[Advaita-l] ’upAsana' and 'bhakti'

V Subrahmanian v.subrahmanian at gmail.com
Thu Mar 1 12:53:01 CST 2012

While browsing the net I found this site containing some useful inputs for
the topic of this thread. (I would not say that the entire article is
relevant to Vedanta sadhana):


Here are some excerpts:

// Hindu scriptures prescribe three different but * intertwining paths* to
attain liberation and these are: karma, Bhakti and Jnana. Of these, karma
directs the individual to perform faithfully all the duties, actions and
procedures prescribed by the Vedas and Shastras as befitting a man's Varna
and Ashrama. The Bhakti path is where the individual is given the choice of
a form of the Divine Entity to contemplate, worship, meditate, and perform
Pooja etc. The Absolute that is formless, is allowed to be conceived of as
having a form to enable the human mind to hold on to something and make
progress in the Bhakti route. This Bhakti also consists of three distinct
groups of activities:

a. Activities by the mind like Japa and Dhyana;

b. Activities of the organs like Pooja

c. Activities of the word of mouth like chanting prayers.

Depending on one's preference or inclination, one can stick to only one of
the three or more of one and less of the others.
*The practice of Bhakti in all its three forms constitutes Upasana. *There
the form to be adopted as the object of devotion is also a matter of
choice. Indeed, Bhagavan Krishna assures us that he confers on the sincere
devotee, unwavering devotion to the chosen form. There are six Upasana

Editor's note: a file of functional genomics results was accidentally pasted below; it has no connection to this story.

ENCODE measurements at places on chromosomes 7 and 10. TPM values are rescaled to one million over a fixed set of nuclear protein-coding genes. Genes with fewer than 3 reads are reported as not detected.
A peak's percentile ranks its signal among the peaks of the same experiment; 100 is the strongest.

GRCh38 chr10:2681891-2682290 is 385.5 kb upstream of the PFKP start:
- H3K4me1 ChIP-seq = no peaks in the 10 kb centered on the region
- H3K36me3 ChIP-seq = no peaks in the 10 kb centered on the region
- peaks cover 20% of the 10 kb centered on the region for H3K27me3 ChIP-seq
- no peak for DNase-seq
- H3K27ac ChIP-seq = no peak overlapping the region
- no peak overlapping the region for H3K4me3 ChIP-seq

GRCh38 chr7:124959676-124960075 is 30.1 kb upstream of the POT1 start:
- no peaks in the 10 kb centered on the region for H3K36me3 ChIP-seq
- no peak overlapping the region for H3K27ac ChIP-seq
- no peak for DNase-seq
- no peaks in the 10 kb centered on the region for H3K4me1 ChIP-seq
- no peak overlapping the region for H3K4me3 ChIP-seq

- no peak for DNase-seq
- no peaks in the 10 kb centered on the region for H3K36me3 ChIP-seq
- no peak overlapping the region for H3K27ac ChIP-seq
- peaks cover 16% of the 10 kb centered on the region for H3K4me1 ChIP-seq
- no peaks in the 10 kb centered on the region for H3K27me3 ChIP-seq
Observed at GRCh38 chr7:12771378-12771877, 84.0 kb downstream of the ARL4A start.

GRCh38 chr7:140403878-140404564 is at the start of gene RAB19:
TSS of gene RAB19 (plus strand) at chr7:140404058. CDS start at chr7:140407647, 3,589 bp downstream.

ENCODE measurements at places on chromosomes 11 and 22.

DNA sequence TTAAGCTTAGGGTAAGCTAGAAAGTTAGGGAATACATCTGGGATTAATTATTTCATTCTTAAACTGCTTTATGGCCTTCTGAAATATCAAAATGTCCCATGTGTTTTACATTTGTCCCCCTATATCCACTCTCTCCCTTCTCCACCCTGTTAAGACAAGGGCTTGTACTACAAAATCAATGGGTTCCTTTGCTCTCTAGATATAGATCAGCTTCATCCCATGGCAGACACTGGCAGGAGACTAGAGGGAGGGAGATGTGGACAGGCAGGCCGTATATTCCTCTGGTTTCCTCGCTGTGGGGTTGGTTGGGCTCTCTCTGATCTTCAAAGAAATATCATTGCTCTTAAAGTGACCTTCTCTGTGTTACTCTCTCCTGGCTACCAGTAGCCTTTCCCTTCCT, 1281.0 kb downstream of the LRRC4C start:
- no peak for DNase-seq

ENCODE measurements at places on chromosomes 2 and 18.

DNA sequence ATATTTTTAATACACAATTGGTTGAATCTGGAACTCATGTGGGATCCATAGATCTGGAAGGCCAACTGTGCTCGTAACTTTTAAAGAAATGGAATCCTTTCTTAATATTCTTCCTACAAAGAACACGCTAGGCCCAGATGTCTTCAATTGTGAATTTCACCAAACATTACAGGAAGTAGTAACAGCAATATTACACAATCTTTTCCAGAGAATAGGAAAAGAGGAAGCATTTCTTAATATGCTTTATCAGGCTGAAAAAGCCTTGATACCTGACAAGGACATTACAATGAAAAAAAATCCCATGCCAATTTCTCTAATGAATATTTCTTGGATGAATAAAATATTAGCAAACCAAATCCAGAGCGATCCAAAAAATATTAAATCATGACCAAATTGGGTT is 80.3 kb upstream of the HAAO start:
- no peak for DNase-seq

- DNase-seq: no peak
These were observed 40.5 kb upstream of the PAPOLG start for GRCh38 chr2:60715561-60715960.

paths known as the Shanmatas, properly codified and defined by the great
Acharya, Sri Adi Shankara Bhagavatpada. They are: Ganapatya, Saura,
Vaishnava, Shaiva, Shakta and Kaumara. As the name of each indicates, each
one has a different form of deity as the object of worship; the other paths
of Japa, Dhyana and the ritual of puja are all the same. //

// As mentioned earlier, there are three paths to liberation. However,
these are not mutually exclusive but have among themselves some amount of
overlapping. Interestingly, in the path of Jnana itself, Adi Shankara
stresses the Bhakti aspect. Acharya has cleverly reconciled these two in
his Vedantic definition of Bhakti as the individual meditating upon or
worshipping himself. *Bhakti or Upasana is of two kinds: *Gowni and Para.
This first is also known as Sagunopasana. The human mind which finds it
impossible to visualize the Absolute, is provided with a form of deity with
face, hands, legs etc., so that the mind has something to hold on to,
rather than a formless Brahman. All worships generally are with respect to
a form of the Absolute. This form would be of individual's choice or as
indicated to him by his Guru. The fundamental principle here is one of
visualizing or conceptualizing, which is called Bhavana.//

//Performing these very rituals as part of the Pooja or Upasana in the
Srividya sampradaaya is a little more elaborate with a number of special
sets of tasks peculiar to this cult.//

End of excerpts.

Thinking of the SrividyA upAsana one finds that the lifeline of the upAsaka
is the Mother LalithAmbA.  We have some very sweet names of the Mother such

bhavAnI bhAvanAgamyA bhavAraNya-kuThArikA [the Axe that destroys the
bhadrapriyA bhadramUrtiH bhaktasowbhAgyadAyinI
bhaktipriyA bhaktigamyA bhaktivashyA bhayApahA
shAmbhavI shAradArAdhyA sharvANI sharmadAyinI

Another name is 'bhaktimatkalpalatikA' - the one who is a wish-fulfilling
tree/creeper of Her devotees.


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